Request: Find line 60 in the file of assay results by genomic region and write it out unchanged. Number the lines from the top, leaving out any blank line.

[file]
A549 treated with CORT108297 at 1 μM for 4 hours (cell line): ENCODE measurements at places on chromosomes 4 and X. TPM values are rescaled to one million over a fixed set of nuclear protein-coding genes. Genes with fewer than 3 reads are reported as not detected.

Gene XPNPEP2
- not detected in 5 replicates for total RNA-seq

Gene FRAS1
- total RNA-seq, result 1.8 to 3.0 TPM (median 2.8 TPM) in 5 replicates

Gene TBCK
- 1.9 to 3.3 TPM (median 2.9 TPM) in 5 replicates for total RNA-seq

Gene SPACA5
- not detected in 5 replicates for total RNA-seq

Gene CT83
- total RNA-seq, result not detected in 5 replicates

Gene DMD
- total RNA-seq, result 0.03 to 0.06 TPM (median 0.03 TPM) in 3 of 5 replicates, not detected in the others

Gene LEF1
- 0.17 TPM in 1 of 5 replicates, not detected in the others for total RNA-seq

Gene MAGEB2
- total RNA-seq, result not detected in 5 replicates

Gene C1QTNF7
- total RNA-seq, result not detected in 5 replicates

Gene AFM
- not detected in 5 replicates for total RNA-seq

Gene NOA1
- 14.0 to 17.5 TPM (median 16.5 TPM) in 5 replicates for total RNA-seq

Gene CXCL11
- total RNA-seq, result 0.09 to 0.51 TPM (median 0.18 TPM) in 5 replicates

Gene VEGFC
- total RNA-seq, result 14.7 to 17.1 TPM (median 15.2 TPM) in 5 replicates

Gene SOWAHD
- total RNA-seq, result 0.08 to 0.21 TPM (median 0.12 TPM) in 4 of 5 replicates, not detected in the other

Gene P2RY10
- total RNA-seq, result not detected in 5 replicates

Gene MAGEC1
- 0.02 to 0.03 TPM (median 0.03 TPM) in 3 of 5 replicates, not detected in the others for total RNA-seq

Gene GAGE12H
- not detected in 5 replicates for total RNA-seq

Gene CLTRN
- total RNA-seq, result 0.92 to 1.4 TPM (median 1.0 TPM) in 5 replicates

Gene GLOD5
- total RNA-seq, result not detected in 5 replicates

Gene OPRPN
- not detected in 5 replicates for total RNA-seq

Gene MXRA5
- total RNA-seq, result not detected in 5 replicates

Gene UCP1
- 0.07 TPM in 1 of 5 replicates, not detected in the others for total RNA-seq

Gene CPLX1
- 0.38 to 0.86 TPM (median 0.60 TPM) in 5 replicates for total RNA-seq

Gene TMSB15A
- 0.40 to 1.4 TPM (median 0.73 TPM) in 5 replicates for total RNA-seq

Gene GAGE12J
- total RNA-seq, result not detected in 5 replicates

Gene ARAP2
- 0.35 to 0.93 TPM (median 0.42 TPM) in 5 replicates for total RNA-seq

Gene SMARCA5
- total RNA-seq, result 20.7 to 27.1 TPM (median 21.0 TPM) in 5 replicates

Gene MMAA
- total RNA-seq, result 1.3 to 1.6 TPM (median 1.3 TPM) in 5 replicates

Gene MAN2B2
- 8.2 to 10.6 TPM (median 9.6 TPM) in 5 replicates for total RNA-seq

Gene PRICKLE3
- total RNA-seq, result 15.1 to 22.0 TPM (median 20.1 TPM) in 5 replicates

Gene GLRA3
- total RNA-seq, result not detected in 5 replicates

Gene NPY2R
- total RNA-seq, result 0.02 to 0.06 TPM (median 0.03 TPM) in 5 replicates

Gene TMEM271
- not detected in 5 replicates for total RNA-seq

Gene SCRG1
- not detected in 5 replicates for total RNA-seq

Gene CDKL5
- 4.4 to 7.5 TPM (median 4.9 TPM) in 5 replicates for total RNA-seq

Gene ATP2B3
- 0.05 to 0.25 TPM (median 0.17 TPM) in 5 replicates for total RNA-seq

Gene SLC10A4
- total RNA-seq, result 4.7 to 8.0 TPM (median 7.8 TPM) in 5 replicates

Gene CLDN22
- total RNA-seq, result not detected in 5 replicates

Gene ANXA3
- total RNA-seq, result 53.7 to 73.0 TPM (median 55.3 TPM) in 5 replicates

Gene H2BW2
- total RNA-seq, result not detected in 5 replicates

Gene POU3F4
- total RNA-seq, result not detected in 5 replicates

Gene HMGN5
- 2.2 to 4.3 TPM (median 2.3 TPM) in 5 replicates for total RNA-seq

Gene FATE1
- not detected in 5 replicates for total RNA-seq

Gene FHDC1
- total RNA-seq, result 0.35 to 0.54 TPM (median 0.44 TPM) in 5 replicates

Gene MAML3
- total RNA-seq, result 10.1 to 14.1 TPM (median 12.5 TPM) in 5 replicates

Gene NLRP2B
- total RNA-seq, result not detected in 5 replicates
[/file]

Gene PRICKLE3